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David Copperfield
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David Copperfield
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  • Accordingly, when Mr. Peggotty came home about nine o’clock, this unfortunate Mrs. Gummidge was knitting in her corner, in a very wretched and miserable condition.
  • I could have done very well if I had been without the Murdstones; but the influence of the Murdstones upon me was like the fascination of two snakes on a wretched young bird.
  • And HE did what they all do — made her wretched.
  • ’Let the wretched man who now addresses you, my dear Copperfield, be a beacon to you through life.
  • He is wretched, I have no doubt; but he is nothing to me.
  • I have been wretched, too.
  • Making the same low, dreary, wretched moaning in her shawl, she went away.
  • And yet, wretched cripple as I made myself by this act of homage to Dora, I walked miles upon miles daily in the hope of seeing her.
  • I don’t know where these wretched girls expect to go to, for my part.
  • And then it made me twenty times more wretched, to know how unselfishly mindful she was of me, and how selfishly mindful I was of myself.
  • She made me much more wretched than I was before, and I felt (and told her with the deepest gratitude) that she was indeed a friend.
  • But I must say that when I was going on with a story in the dark that night, Mr. Mell’s old flute seemed more than once to sound mournfully in my ears; and that when at last Steerforth was tired, and I lay down in my bed, I fancied it playing so sorrowfully somewhere, that I was quite wretched.
  • All their elasticity was departed, and I never saw them half so wretched as on this night; insomuch that when the bell rang, and Mr. Micawber walked with me to the lodge, and parted from me there with a blessing, I felt quite afraid to leave him by himself, he was so profoundly miserable.
  • To set this wretched fancy, against his mother’s claims upon his duty, love, respect, gratitude — claims that every day and hour of his life should have strengthened into ties that nothing could be proof against!
  • In a little while she sat among the stones, holding her wretched head with both her hands.
  • I am a wretched being, cut off from everything that makes life tolerable.
  • — and from its long, sad, wretched dream, to dawn.
  • If circumstances had not happened otherwise, I might have come to persuade myself that I really loved him, and might have married him, and been most wretched.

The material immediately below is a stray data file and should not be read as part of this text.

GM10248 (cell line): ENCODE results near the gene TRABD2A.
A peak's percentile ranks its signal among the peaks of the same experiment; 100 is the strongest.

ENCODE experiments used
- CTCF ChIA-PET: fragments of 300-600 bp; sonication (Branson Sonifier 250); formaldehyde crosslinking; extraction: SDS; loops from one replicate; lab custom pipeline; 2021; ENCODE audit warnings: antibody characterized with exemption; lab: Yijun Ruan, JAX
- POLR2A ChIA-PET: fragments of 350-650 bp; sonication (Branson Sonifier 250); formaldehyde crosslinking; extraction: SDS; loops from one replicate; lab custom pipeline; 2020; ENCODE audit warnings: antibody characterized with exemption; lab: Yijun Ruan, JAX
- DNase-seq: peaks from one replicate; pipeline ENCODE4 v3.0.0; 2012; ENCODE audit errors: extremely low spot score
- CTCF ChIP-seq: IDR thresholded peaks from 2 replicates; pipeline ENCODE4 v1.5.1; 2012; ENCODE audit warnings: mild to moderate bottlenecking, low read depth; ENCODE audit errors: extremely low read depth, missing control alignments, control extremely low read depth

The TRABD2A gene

• She trembled, and her lip shook, and her face was paler, as she answered: ’It has been put into your hearts, perhaps, to save a wretched creature for repentance.
  • ’Oh me, oh me!’ exclaimed the wretched Emily, in a tone that might have touched the hardest heart, I should have thought; but there was no relenting in Rosa Dartle’s smile.
  • ’I would have lived to be old, in the wretched streets — and to wander about, avoided, in the dark — and to see the day break on the ghastly line of houses, and remember how the same sun used to shine into my room, and wake me once — I would have done even that, to save her!’
  • In those that remained, there was scarcely any glass; and, through the crumbling frames by which the bad air seemed always to come in, and never to go out, I saw, through other glassless windows, into other houses in a similar condition, and looked giddily down into a wretched yard, which was the common dust-heap of the mansion.
  • The picture I had before me, of the beautiful little treasure of my heart, sobbing and crying all night — of her being alone, frightened, and wretched, then — of her having so piteously begged and prayed that stony-hearted woman to forgive her — of her having vainly offered her those kisses, work-boxes, and trinkets — of her being in such grievous distress, and all for me — very much impaired the little dignity I had been able to muster.

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  • The children were taken into protective custody due to their wretched living conditions.
  • The photograph showed poor people in a wretched village in East Africa.

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